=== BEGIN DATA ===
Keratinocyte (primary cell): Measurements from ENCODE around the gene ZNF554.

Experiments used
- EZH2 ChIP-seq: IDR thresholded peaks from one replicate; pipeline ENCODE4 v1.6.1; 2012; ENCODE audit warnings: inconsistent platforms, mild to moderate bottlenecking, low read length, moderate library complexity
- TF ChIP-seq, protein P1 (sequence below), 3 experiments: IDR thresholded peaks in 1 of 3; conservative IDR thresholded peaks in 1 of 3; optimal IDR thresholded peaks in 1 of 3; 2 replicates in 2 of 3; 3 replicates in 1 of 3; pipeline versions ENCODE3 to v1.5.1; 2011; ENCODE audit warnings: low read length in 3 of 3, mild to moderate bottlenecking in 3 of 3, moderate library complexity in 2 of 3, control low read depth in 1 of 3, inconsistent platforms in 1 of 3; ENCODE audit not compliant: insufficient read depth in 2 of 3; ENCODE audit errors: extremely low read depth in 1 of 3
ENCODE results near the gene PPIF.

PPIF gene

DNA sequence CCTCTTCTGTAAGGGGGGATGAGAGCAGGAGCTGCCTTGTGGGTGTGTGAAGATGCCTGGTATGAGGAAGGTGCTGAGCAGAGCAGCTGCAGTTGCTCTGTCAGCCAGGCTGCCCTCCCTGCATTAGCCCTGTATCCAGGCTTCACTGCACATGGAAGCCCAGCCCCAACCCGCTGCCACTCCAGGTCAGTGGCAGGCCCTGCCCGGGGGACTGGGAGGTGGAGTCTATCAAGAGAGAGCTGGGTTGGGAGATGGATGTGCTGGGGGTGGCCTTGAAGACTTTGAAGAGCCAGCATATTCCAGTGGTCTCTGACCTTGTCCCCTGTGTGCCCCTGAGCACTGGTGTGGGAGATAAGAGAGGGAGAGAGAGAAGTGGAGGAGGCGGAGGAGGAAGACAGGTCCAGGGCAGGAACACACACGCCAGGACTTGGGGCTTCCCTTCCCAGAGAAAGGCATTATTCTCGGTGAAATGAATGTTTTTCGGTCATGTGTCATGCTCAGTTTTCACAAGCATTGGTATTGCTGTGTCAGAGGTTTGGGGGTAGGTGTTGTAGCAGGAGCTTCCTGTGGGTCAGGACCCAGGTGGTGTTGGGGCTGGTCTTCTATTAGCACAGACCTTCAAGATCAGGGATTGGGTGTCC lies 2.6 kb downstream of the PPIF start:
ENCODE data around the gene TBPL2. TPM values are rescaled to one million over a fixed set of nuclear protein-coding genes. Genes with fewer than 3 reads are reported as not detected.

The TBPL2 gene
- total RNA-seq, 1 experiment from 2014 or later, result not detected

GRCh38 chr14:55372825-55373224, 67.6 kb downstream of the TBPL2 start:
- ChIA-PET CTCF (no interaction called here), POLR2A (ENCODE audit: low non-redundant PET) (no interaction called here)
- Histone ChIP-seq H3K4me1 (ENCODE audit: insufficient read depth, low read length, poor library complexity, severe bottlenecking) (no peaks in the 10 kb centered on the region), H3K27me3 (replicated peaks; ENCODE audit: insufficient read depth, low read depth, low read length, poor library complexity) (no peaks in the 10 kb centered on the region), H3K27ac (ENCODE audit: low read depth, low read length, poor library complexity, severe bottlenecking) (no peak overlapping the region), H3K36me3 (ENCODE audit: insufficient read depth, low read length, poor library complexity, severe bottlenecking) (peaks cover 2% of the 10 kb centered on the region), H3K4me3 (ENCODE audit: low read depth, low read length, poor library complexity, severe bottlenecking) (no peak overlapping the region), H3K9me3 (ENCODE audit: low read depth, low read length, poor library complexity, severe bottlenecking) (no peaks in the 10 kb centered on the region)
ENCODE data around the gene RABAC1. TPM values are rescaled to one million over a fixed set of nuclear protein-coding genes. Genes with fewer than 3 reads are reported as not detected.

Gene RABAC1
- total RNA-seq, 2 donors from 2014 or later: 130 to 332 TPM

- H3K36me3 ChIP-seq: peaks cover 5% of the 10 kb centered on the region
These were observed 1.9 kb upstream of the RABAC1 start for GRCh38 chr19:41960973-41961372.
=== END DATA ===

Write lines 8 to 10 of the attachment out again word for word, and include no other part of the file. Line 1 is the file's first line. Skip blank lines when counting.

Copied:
ENCODE data around the gene TBPL2. TPM values are rescaled to one million over a fixed set of nuclear protein-coding genes. Genes with fewer than 3 reads are reported as not detected.

The TBPL2 gene
- total RNA-seq, 1 experiment from 2014 or later, result not detected